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Essays on agricultural productivity and the environment

Federico J Trindade, University of Nebraska - Lincoln

Abstract

The increment in food prices observed in recent years drew the attention of researchers and policymakers to the long term capacity of the world to feed itself in the near future. While it is estimated that an additional 30 percent increase in the world population and higher incomes will double food demand by 2050, several studies indicated that the growth rate of agricultural productivity in the developed world has been slowing down. The food production increases needed to satisfy future demand will put greater stress on existing cropland and natural resources. As an additional source of concern, several studies estimate that climate change is likely to aggravate the situation. ^ Chapter 1 analyzes trends in agricultural productivity growth in South America, a region that is likely to have a major role in fulfilling the increased future food demand, to investigate if the slowdown being observed in other regions is present in the subcontinent. Additionally, we study how the institutional, economical and sociological environment affects agricultural productivity. ^ Chapter 2 studies the impact of climate on agricultural productivity for 101 counties in Nebraska and Iowa for the 1960-2008 period by developing a county level biomass production function that in addition to the climatic variables it also considers human inputs, soil organic matter and percentage of irrigated land. The production function is jointly estimated with farmers’ demand equations for fertilizers and chemicals to account for farmers’ profit maximizing behavior. ^ Chapter 3 inspects agricultural production survey data for more than 30,000 farms in Nebraska during the period 2004-2011 to estimate a corn yield production function that approximates the impact of climate on agricultural productivity and the effect of water from irrigation. The inclusion of irrigation is of particular importance, since it allows studying its use as a source of heat mitigation and productivity enhancer. As in chapter two, the production function is jointly estimated with human inputs cost share equations to account for the farmers’ profit maximizing behavior.^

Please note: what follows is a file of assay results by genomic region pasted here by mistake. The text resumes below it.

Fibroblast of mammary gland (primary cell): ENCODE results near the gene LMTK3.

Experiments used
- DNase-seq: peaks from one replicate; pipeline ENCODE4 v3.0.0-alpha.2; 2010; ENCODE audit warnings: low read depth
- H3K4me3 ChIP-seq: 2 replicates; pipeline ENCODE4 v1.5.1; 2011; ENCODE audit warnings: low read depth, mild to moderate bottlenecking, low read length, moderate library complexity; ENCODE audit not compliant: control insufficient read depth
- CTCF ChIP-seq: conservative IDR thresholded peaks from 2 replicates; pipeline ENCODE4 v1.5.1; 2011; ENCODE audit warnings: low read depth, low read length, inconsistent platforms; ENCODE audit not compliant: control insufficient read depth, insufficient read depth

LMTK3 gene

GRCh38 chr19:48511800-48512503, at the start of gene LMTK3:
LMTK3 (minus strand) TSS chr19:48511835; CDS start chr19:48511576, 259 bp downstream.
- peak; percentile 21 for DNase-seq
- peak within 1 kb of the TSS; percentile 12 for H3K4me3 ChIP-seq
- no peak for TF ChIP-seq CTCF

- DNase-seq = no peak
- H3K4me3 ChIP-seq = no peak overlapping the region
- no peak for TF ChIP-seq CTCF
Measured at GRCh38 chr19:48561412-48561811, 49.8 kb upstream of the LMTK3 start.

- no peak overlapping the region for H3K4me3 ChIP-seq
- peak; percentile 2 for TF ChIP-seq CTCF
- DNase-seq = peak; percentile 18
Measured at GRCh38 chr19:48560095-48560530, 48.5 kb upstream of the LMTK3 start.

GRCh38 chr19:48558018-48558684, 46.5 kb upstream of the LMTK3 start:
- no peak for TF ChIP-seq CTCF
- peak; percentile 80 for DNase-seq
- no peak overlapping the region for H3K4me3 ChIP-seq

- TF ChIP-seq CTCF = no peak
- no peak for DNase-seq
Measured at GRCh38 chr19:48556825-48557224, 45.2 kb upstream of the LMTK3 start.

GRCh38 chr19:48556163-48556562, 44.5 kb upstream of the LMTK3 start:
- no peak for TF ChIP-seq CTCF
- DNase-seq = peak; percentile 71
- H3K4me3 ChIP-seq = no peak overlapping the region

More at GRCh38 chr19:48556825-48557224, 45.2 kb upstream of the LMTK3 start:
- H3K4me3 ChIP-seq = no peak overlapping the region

Subject Area

Agricultural economics

Recommended Citation

Trindade, Federico J, "Essays on agricultural productivity and the environment" (2015). ETD collection for University of Nebraska - Lincoln. AAI3716168.
http://digitalcommons.unl.edu/dissertations/AAI3716168

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